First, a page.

Apps for the new Apple owner

John
John Gushue
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If expectations follow through, Santa will be leaving a slew of iPads and iPhones and iWhatevers under many Christmas trees this weekend, not to mention any number of Androids or other competing smartphones.

I also imagine many people will be receiving gift cards for downloads from iTunes, which of course sells far more than just tunes these days. Some of the most interesting stuff is in the App Store, which will no doubt be doing a brisk business as the owners of all that new gear load up on fun, productive and entertainingly useless things.

I thought it would be handy to provide a few tips and notes on what to look for, or at least on what a good starting basket should include. It’s Mac-focused, so I beg apologies in advance from the PC folks.

Angry Birds. Hardly the most essential app out there, but it’s probably the most addictive (in a fun, safe way), at least as much as trajectory-oriented games involving greedy pigs and irate birds go. Besides, all of your friends are going to ask, “Got Angry Birds yet?” so you might as well get going.

Pages. It might be mistaken for a “lite” version of the more powerful word processing package that Apple sells for its Macbooks and desktops, but don’t be fooled. It’s the best-selling item in the App Store, and for a good reason.

Things. My high school friend John highly recommended this app for my wife’s iPad, and it was easy to see why. For list-makers, Things is a godsend; it not only keeps track of them, but lets you sort and organize them by themes, priorities — practically any which way you want, and it can sync with your other devices. At $20 (it’s $10 for the iPhone version), it’s not cheap, but it’s money very well spent.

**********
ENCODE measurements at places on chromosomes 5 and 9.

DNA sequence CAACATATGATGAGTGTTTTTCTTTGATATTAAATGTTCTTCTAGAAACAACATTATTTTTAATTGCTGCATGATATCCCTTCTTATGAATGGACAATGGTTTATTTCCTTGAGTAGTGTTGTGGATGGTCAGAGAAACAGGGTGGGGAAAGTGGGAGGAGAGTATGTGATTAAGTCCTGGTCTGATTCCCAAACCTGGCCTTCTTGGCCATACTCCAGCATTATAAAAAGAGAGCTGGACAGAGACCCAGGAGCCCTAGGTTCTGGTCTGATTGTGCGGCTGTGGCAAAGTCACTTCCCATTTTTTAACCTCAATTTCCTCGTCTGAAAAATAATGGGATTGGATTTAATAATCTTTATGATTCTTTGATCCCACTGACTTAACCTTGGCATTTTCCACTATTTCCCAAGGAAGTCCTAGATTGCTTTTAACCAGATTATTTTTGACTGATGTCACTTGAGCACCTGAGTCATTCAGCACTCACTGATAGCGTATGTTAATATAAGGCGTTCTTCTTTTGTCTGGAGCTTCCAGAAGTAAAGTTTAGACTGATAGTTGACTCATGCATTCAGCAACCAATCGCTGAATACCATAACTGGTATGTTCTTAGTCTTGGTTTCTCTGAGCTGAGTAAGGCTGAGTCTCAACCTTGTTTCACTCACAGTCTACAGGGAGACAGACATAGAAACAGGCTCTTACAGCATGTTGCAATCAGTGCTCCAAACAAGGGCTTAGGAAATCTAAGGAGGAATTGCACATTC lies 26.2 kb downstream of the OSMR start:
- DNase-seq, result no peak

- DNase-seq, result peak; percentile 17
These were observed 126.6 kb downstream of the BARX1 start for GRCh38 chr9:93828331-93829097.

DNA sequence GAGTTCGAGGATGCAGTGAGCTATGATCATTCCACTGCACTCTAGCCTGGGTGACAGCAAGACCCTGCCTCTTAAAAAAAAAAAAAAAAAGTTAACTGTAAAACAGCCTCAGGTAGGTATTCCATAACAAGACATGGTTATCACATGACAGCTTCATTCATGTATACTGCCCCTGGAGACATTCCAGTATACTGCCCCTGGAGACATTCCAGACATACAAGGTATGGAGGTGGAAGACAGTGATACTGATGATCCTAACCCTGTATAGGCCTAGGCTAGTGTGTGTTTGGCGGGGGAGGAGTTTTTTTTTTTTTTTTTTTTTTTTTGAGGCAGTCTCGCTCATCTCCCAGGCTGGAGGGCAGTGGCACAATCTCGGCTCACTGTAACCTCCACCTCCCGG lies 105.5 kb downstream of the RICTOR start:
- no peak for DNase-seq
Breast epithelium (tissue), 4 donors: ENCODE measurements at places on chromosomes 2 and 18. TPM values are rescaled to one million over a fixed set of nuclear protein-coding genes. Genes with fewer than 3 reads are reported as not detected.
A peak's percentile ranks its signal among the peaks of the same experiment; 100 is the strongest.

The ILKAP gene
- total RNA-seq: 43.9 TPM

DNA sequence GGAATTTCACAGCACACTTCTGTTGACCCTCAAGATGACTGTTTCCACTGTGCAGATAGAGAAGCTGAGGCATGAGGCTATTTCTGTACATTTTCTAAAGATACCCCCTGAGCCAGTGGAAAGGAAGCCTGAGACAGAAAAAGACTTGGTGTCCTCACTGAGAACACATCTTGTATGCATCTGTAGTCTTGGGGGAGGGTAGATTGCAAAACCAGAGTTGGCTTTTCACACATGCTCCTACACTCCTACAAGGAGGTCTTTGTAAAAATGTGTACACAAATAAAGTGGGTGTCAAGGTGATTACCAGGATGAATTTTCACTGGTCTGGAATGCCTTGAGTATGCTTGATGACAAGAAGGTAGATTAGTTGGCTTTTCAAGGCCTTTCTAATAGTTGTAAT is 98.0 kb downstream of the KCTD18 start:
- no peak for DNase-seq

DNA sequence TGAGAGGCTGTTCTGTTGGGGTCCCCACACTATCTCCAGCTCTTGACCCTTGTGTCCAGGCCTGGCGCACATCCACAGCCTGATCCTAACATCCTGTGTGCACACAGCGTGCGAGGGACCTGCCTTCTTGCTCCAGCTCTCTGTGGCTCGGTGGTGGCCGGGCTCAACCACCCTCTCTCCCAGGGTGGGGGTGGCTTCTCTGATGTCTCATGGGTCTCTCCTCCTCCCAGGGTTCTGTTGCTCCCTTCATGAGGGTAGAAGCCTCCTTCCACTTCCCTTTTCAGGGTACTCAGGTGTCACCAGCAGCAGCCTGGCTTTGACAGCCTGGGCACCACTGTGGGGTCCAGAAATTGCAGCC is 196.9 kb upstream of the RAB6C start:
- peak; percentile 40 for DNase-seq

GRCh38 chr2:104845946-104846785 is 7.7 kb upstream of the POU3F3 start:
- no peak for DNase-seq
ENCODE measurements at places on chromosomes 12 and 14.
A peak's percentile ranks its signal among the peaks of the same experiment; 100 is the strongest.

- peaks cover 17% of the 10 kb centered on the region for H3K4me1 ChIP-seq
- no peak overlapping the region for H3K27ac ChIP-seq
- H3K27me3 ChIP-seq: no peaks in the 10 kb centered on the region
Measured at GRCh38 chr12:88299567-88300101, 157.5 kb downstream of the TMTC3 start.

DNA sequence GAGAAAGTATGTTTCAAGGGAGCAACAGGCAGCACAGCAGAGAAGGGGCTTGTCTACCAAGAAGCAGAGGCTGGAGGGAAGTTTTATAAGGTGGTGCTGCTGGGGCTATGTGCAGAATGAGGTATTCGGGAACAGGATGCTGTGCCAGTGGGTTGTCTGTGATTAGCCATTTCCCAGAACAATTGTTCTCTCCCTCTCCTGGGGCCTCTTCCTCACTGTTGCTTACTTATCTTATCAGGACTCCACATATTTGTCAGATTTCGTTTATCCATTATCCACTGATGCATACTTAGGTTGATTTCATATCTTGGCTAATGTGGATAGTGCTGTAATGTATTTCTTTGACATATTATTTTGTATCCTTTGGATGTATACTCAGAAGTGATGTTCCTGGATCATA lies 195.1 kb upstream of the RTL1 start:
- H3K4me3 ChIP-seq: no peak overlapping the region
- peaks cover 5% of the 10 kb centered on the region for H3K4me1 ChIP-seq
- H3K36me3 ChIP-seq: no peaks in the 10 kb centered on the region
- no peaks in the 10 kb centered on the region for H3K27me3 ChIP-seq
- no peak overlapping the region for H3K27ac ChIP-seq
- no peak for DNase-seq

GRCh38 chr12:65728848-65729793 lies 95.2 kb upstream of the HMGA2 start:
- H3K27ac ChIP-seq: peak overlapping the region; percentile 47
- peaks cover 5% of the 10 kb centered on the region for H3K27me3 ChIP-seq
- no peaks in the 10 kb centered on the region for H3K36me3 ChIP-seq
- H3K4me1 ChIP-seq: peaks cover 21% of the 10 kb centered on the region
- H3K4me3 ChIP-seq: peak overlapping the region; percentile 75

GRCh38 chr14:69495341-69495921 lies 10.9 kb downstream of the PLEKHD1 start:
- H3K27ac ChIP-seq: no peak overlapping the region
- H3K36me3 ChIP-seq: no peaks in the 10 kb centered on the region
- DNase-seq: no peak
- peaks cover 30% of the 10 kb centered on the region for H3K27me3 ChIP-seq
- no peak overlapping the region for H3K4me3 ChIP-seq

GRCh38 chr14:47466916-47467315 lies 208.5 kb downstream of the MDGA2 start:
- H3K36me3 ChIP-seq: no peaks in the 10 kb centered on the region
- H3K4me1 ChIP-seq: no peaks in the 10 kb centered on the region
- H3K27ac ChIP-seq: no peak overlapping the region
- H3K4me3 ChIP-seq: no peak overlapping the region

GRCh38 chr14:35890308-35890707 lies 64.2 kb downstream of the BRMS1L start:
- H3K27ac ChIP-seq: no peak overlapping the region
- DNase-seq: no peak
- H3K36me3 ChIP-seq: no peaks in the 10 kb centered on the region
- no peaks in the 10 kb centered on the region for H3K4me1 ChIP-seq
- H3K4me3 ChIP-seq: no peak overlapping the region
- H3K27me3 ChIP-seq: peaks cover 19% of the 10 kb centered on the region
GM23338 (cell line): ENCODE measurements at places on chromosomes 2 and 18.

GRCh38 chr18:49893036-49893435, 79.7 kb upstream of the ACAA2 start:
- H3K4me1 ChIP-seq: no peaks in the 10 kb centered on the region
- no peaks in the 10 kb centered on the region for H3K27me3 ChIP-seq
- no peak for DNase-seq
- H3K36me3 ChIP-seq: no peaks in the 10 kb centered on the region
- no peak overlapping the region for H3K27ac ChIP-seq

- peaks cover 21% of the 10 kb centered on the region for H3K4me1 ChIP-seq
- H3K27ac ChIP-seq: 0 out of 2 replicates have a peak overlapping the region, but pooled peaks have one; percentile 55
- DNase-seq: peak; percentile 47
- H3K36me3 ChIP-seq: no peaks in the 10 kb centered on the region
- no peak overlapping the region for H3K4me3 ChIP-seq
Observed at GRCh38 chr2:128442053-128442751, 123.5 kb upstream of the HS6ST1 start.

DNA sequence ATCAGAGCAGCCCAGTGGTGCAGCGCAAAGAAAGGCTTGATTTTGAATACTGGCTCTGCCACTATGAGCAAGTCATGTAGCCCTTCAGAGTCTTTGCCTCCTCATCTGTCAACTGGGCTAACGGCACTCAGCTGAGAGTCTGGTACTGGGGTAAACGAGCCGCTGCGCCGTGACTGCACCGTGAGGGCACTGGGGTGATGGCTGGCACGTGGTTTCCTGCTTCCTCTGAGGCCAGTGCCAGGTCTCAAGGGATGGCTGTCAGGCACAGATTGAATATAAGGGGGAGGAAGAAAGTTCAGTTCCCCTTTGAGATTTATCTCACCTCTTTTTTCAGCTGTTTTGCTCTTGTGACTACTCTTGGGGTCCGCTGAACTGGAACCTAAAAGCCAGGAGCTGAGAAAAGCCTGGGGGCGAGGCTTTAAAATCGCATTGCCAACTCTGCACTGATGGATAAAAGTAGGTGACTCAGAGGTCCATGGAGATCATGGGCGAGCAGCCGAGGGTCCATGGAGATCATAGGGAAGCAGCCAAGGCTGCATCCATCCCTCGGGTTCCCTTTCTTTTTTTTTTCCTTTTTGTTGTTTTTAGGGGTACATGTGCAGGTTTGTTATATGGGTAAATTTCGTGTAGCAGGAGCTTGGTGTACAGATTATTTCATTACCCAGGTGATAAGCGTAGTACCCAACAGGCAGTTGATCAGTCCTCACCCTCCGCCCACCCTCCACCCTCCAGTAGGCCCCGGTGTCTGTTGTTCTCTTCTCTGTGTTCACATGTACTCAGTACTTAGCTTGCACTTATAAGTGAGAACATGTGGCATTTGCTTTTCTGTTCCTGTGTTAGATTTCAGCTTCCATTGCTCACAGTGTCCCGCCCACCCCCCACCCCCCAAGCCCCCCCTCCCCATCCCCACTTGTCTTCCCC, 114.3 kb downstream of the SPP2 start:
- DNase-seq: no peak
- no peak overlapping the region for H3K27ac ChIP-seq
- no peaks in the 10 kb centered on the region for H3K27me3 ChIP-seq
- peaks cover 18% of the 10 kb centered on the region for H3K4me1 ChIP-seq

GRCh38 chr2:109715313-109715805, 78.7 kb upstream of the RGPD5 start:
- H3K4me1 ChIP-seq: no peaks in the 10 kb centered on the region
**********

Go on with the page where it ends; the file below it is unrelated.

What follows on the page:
Bento. Named for the tidy style of laying out a Japanese meal, Bento is used for laying out or bringing some organization to your data — phone numbers you pick up, tidbits from work, calendar items and so on. It’s as attractive as it sounds.

Monopoly. I have a wireless-dependent iPod Touch, which makes this game handy during spare moments on the run when I can’t log in to check email and that kind of thing. You can play up to three automated opponents (or play people, if you want to pass the phone around) and customize your house rules.

Restaurant Story. This a free game, at least upfront; like Farmville, the producers want you to pay for fast-track upgrades. In a similar vein, you earn points by cooking and serving meals, collect gifts (i.e., meals) and points from “neighbours,” and pay for new equipment, tables, chairs and expansions. Addictive.

CBC Radio. I’m obviously biased, but I do quite like the CBC app that allows streaming of its radio feeds across the country, with better quality than what comes out of a radio receiver. Carrying around a device with great sound almost feels like a return to the transistor radio, but with sound that would have knocked us over in the Seventies.

Doodle Jump. My son loves this game, which involves a sketch-like drawing (hence the name) that you’ll want to propel from one platform to the next, dodging obstacles as they fall. I lasted about, oh, 20 seconds, but it’s provided plenty of amusement for the youngest member of the household.

NewsRack. If you’re a news junkie and just got an iPad, NewsRack could soon become your best friend. It hauls together items from your favourite news sources, making for simple, elegant browsing.

It’s five bucks, but is recommended.

John Gushue is an online editor with CBC News in St. John’s. Find him at johngushue.tumblr.com or @johngushue.

Organizations: Apple, App Store, CBC News

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